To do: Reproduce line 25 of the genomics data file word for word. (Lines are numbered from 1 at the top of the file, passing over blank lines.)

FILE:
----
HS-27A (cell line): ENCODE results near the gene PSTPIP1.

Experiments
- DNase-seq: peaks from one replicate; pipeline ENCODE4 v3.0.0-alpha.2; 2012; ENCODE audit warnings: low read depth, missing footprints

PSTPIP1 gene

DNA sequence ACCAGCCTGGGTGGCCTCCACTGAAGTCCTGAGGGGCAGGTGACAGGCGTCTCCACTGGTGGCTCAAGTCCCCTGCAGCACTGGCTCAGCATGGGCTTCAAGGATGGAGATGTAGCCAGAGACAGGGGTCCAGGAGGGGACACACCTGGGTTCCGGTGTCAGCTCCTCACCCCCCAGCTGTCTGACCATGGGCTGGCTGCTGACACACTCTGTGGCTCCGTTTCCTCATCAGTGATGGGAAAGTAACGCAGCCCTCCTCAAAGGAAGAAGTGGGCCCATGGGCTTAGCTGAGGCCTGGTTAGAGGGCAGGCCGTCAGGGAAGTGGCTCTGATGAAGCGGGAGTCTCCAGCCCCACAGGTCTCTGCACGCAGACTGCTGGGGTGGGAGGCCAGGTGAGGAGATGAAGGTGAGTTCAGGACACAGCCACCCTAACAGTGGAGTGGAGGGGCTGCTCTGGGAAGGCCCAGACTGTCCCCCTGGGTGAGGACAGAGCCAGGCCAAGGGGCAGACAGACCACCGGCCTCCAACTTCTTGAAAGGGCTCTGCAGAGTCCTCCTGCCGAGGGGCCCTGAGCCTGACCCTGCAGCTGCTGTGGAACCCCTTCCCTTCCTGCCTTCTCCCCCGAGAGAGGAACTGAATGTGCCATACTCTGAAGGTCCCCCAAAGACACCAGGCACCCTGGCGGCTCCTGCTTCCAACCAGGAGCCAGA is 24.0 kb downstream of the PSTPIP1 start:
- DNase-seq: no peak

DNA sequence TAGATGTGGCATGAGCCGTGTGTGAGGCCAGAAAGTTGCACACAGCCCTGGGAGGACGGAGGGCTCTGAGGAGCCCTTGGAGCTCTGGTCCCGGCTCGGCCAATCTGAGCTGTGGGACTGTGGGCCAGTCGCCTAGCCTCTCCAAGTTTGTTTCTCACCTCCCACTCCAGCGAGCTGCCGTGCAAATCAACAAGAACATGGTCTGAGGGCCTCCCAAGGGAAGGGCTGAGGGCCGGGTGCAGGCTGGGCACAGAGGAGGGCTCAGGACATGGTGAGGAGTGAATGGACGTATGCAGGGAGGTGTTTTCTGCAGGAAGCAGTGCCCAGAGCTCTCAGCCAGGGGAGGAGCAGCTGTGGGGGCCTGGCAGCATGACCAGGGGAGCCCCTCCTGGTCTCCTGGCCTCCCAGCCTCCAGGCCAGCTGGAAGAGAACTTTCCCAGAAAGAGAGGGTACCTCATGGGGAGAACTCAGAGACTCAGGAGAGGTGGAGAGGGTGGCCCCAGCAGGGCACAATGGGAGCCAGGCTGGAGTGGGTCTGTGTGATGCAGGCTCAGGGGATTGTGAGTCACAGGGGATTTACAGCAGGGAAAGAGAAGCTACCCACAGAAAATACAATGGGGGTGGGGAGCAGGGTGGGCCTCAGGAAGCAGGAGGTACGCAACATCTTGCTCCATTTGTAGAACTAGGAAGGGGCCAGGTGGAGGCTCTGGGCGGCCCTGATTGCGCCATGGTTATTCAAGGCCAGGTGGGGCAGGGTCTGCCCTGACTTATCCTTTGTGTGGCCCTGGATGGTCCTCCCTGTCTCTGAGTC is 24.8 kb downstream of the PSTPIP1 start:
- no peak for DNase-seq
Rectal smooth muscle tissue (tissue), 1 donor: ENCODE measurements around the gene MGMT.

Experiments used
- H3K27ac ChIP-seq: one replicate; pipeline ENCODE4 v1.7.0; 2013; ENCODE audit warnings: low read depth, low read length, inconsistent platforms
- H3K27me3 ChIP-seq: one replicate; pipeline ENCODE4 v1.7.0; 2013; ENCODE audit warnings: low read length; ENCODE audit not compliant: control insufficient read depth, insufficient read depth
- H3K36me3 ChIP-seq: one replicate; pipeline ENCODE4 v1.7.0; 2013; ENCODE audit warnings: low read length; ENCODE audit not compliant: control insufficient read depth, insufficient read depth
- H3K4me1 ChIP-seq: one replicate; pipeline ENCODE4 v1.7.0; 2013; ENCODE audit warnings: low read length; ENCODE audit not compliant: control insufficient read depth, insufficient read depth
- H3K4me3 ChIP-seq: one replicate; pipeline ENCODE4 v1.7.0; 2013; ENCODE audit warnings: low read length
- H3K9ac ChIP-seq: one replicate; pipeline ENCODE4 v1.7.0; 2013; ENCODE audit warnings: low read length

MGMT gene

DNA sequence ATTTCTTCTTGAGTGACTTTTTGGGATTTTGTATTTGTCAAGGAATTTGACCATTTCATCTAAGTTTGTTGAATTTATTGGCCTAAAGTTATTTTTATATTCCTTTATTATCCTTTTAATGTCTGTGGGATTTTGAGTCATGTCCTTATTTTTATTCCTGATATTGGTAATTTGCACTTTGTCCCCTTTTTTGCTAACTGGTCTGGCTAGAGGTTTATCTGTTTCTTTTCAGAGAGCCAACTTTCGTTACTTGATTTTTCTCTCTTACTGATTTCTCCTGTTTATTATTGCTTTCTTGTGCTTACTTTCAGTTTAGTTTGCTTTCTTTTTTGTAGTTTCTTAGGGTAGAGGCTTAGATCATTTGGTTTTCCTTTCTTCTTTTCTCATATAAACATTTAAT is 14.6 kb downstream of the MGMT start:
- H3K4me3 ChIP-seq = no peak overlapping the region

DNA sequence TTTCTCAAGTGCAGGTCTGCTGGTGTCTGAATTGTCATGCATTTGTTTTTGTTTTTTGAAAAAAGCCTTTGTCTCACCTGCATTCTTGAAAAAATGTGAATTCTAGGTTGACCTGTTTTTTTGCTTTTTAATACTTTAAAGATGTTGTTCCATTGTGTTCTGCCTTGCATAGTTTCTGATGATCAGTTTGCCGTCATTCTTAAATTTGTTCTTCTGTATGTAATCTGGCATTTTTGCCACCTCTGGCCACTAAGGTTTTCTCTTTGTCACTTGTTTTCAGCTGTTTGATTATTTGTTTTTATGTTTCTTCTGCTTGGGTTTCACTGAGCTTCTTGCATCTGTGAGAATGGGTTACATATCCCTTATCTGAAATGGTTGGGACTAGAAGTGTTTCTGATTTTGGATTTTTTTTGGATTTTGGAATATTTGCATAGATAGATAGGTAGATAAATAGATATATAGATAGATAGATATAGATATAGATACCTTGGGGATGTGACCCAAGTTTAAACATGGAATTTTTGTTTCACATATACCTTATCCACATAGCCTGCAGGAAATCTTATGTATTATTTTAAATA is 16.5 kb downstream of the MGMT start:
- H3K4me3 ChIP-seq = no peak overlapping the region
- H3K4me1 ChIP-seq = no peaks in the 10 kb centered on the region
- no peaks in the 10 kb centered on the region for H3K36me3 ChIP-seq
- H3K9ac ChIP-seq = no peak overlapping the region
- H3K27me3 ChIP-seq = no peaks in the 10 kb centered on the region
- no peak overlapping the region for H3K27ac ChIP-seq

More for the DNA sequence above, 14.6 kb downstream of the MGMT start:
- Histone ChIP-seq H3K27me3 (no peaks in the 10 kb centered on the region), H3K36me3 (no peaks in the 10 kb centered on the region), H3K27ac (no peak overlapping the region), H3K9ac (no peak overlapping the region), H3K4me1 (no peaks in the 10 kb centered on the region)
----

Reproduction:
- H3K27me3 ChIP-seq = no peaks in the 10 kb centered on the region